Kovacs Brings Oregon’s Housing Lessons to Bay Area

by on September 10, 2019

An Inspiring Event Friday Night in Berkeley

In 2019, Oregon has passed a statewide anti-rent gauging/just cause eviction law and a state measure ending single-family home zoning. How did this happen? Well, Portland-based housing activist Madeline Kovacs is coming to Berkeley this Friday at 6pm and will answer this question. Kovacs will also highlight which Oregon lessons could  apply to California and individual cities.

I will be interviewing Kovacs at the event, which should be an inspiring evening. The event is free.

Housing Policy is Climate Policy

I first connected to Madeline Kovacs in 2017 when I interviewed her for the Portland section of Generation Priced Out.  She grew up in Berkeley and attended Berkeley High before leaving for Macalester College in Minnesota (Macalester is a great training ground for organizers). She returned to the west coast, and spent a decade building the youth climate change movement before becoming part of a new generation of housing activists that came to the issue through a deep commitment to fighting climate change.

In 2017 and until earlier this year Kovacs was the local coordinator of Portland for Everyone, a coalition  the statewide 1000 Friends of Oregon organization focused on local land use decisions. In 2019 she joined the Seattle-based Sightline Institute, one of the nation’s leading sustainability  think tanks. Still based in Portland, Kovacs was involved in Oregon’s historic June passage of the first statewide bill to end detached single home zoning.

After that bill passed, which followed the Oregon legislature’s enacting a statewide rent cap and just cause eviction law earlier in 2019,  some of us said we had to get Kovacs down to the Bay Area to spread Oregon’s lessons.

Those attending her talk are in for a real treat.

Oregon v CA, Portland v Bay Area

Kovacs will talk about the strategies that brought success in Oregon and Portland that could also apply to California and Bay Area cities. She will also talk about the distinctions.

Here’s a sampling of what Kovacs will address:

Are Portland homeowners more receptive to fourplexes? Is the generational divide over housing evident in California an issue in Oregon? Is there less opposition to increasing density in Oregon? Are affordable housing advocates more supportive of zoning reform that also benefits private developers? What should Bay Area activists be doing for their cities to accomplish what Portland is moving forward to doing on land use reform?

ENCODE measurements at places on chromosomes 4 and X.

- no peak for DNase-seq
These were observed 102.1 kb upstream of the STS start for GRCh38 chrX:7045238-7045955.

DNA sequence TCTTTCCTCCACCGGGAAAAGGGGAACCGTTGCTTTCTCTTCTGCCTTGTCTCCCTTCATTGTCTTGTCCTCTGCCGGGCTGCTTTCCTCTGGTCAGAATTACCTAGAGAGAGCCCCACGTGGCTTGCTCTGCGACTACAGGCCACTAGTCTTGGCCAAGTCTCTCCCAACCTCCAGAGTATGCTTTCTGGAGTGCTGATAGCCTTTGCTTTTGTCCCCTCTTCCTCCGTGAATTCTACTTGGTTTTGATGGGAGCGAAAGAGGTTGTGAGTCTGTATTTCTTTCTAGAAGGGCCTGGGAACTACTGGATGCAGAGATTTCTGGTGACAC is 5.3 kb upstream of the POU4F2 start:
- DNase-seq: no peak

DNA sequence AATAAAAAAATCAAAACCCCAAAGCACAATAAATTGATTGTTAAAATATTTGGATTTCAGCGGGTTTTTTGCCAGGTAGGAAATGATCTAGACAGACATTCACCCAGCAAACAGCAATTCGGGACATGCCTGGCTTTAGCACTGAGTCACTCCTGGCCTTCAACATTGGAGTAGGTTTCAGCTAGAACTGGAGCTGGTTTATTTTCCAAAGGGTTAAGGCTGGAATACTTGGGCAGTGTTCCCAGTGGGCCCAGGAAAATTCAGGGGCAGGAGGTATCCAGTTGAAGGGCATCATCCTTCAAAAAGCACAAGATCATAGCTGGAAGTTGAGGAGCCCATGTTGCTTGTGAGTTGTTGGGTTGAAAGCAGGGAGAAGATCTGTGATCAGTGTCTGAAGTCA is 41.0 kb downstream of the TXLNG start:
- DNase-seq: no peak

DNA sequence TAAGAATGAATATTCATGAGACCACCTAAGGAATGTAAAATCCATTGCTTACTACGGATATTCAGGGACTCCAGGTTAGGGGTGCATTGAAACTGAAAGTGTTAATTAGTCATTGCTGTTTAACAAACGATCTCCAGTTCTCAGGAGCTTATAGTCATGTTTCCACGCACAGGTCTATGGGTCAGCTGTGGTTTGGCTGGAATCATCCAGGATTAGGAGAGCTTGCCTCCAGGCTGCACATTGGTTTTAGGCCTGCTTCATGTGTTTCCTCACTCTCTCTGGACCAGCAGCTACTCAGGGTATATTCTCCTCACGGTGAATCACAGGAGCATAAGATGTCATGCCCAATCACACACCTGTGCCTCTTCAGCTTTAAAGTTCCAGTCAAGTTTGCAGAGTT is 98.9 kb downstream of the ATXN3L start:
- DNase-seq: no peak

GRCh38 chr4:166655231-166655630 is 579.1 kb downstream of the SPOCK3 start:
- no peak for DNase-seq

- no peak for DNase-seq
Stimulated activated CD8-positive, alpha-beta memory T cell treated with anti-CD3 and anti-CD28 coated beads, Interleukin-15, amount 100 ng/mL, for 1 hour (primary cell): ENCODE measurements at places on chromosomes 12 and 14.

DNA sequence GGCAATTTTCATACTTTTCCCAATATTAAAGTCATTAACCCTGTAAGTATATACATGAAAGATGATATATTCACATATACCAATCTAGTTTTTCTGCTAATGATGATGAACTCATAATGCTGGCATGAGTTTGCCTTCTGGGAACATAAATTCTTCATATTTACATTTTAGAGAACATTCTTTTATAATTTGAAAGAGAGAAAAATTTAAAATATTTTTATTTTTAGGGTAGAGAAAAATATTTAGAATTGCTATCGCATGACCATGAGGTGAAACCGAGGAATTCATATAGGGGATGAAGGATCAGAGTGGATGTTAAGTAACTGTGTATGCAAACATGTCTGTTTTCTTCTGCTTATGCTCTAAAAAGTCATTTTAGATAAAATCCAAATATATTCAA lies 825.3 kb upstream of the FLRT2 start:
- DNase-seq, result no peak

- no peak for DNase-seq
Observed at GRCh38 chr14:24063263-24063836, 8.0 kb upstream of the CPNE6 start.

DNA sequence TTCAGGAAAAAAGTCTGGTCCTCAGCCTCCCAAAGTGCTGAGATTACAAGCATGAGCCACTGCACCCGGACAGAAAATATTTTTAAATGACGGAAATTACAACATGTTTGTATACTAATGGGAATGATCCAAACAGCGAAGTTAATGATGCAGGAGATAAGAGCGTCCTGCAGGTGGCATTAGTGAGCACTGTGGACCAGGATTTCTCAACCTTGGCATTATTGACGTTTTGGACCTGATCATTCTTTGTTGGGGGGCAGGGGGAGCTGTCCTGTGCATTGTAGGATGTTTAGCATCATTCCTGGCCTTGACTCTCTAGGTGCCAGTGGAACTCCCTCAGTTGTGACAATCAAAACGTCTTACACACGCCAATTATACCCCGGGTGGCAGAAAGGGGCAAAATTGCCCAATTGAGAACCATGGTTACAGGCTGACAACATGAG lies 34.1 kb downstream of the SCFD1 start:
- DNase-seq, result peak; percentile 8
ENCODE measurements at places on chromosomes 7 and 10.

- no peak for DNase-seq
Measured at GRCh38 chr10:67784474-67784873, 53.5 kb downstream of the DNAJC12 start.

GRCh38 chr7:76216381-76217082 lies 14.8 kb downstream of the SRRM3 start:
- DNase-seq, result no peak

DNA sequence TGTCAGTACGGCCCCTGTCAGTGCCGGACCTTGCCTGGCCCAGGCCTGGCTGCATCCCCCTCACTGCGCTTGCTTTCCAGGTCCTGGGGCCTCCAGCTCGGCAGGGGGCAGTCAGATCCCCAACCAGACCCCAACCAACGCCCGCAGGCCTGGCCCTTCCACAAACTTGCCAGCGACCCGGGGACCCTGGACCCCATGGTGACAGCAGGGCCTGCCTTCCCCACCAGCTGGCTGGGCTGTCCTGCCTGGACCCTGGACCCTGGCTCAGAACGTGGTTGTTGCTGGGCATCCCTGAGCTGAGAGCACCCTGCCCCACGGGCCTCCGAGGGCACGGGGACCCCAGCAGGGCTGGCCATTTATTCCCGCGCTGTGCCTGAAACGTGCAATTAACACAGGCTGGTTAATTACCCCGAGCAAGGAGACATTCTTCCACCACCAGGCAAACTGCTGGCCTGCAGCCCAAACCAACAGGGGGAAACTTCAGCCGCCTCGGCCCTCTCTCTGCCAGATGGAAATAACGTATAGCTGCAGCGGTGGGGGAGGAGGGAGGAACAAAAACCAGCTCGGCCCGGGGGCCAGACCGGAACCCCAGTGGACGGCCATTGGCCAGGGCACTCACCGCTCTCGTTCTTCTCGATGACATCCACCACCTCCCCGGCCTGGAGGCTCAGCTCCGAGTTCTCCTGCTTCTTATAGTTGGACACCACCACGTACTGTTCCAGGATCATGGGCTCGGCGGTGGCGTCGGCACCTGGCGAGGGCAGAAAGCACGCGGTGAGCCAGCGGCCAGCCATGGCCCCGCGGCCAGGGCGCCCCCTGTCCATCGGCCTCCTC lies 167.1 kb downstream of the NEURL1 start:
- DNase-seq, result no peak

Perhaps the biggest similarity between Portland and Berkeley is that both are seen nationally as very “progressive” cities. But both also show how residents of these cities define themselves as “progressive” despite maintaining and promoting exclusionary, elitist and anti-environmental land use policies.

Portland has had a reputation of a city of bicyclists going back to the 1970’s. Its bike sharing system remains among the nation’s best.

Yet support for bicycling is not necessarily joined with support for allowing new fourplexes in Portland’s single-family home neighborhoods. In fact, Kovacs will describe how she and fellow activists have worked for years to enact a Residential Infill Project over strong homeowner opposition.

Similarly, Portland’s Mayor Ted Wheeler is on record as supporting a Green New Deal. But he also supports one of the most environmentally destructive projects in the region, a $450 million widening of the I-5 Rose Quarter Highway (See “Boondoggle: Portland Takes a Step Backward”) Fortunately, activists recently won a delay in the project as a court required a new environmental analysis.

Nevertheless, it remains shocking that in 2019 “progressive” and “green” Portland is even considering a highway widening. It’s comparable to “progressive” and “green” Berkeley taking pride in building a seven story “green” parking garage. Or Berkeley’s City Council majority opposing state legislation to allow housing on BART stations and worshiping at the alter of single-family home zoning.

Madeline Kovacs will have a lot to talk about. And I anticipate a lot of great discussions with those coming to the event. So if you’ve been eager to find out what Portland and Oregon do that makes sense for Berkeley, Oakland, San Francisco and other Bay Area cities, come to the Friday at 6pm event at 2727 Milvia in Berkeley. I’ll bring some copies of Generation Priced Out if you have not yet picked up a book.

Randy Shaw is Editor of Beyond Chron and author of Generation Priced Out : Who Gets to Live in the New Urban America


Randy Shaw

Randy Shaw is the Editor of Beyond Chron and the Director of San Francisco’s Tenderloin Housing Clinic, which publishes Beyond Chron. Shaw's latest book is Generation Priced Out: Who Gets to Live in the New Urban America. He is the author of four prior books on activism, including The Activist's Handbook: Winning Social Change in the 21st Century, and Beyond the Fields: Cesar Chavez, the UFW and the Struggle for Justice in the 21st Century. He is also the author of The Tenderloin: Sex, Crime and Resistance in the Heart of San Francisco

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